A stitch in time…

Much before the SC order banning sale and stocking of firecrackers in Delhi, the Telangana government had made it mandatory for such shops to get licences from the Fire Services Department.

AuthorPublished: 29th Nov 2016  3:21 pmUpdated: 5th Jan 2017  12:21 am

Three toddlers, aged between 14 months and three years, prompted the Supreme Court into imposing a blanket ban on the sale and stocking of firecrackers and licences as well, in the national capital and its surrounding areas earlier this week. Arjun Goyal, Aarav Bhandari and Zoya Rao Bhasin had sought to move the apex court, through their parents, to protect their fundamental right to a clean and healthy environment, read a smog-free Delhi. The court’s directive came at a time when pollution by firecrackers has been a major discussion point across the country, with the impact of such celebrations being assessed by pollution control boards in different cities during Diwali. The visuals of the Delhi smog, as it choked the capital, triggered a sense of suffocation across the country. And while the Supreme Court order does not ban celebratory fireworks by private persons, it certainly has set the tone for further action on not just firecrackers, but other polluting factors too, including industries. While there are demands for similar bans across the country, in Telangana, the beginnings to apply the choking effect back on pollutants were made much before the haze hit Delhi. The government has amended the manner in which permissions were given to firecracker dealers, making it mandatory for them to get licences from the Fire Services Department. That too, only if they were found to be adhering to prescribed regulations. The result was that the number of firecracker shops plummeted this year. Step by step, with the apex court’s ruling in hand, if this approach continues, a difference can surely be made. At the same time, with the court asking the Central Pollution Control Board to study the effects of harmful material used in firecrackers, this could be the right time to have a look at the very idea of firecrackers and fireworks. The Kollam temple tragedy in Kerala last year – in which over 100 people died and more than 400 were injured after a firework competition went horribly wrong — is a warning and question on the custom of fireworks, adding the angle of human safety to that of pollution.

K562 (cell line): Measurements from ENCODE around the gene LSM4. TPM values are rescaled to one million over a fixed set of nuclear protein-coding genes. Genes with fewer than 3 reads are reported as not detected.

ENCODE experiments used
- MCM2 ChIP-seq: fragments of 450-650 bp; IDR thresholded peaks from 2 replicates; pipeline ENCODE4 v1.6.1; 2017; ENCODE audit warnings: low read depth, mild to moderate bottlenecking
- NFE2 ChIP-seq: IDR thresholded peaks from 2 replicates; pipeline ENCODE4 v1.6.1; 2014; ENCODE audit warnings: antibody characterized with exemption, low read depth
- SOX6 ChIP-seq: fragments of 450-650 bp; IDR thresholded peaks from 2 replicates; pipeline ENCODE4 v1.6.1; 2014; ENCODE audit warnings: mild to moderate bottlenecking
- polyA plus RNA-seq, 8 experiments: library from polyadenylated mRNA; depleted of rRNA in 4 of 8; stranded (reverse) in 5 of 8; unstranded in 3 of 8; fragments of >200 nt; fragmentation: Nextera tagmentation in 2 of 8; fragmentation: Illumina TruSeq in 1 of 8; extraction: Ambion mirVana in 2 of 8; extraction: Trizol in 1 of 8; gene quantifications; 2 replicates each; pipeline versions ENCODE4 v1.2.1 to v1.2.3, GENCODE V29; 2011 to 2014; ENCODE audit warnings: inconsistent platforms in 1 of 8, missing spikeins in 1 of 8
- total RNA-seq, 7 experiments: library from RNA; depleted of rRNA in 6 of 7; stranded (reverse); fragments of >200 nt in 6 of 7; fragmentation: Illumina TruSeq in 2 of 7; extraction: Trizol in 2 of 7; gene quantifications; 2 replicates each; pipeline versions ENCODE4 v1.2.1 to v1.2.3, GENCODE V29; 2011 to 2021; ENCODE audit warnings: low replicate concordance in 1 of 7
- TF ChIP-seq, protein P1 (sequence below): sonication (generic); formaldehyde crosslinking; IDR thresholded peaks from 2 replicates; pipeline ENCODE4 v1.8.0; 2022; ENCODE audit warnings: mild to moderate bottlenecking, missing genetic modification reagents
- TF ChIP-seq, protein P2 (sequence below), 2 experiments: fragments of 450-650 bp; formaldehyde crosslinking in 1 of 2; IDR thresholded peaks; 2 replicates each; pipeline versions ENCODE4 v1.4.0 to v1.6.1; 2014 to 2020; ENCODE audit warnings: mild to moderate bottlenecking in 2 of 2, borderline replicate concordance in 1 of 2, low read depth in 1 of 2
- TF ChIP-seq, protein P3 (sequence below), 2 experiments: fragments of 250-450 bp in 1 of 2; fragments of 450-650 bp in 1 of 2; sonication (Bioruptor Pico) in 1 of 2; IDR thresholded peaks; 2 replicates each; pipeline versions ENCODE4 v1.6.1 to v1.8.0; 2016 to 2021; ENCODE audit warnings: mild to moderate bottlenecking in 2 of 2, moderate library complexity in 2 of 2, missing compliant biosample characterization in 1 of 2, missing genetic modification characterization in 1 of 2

There is a world trend to get away from fireworks, with countries where pollution has been of concern taking steps to move away from fireworks and firecrackers. Hong Kong’s laser attraction — the Symphony of Lights — has been one of the successful alternatives, while discussions on how Sydney’s immensely popular New Year fireworks display could be altered are going on. The concept is to replace today’s polluting, potentially dangerous fireworks with something that is non-polluting, safe, and which is as dramatic and entertaining. The Telangana government has already decided to relocate industries away from the city and beyond the Outer Ring Road. The Metro Rail is expected to help decongest the city. The beginnings have been made, and the proverbial stitch in time is awaited.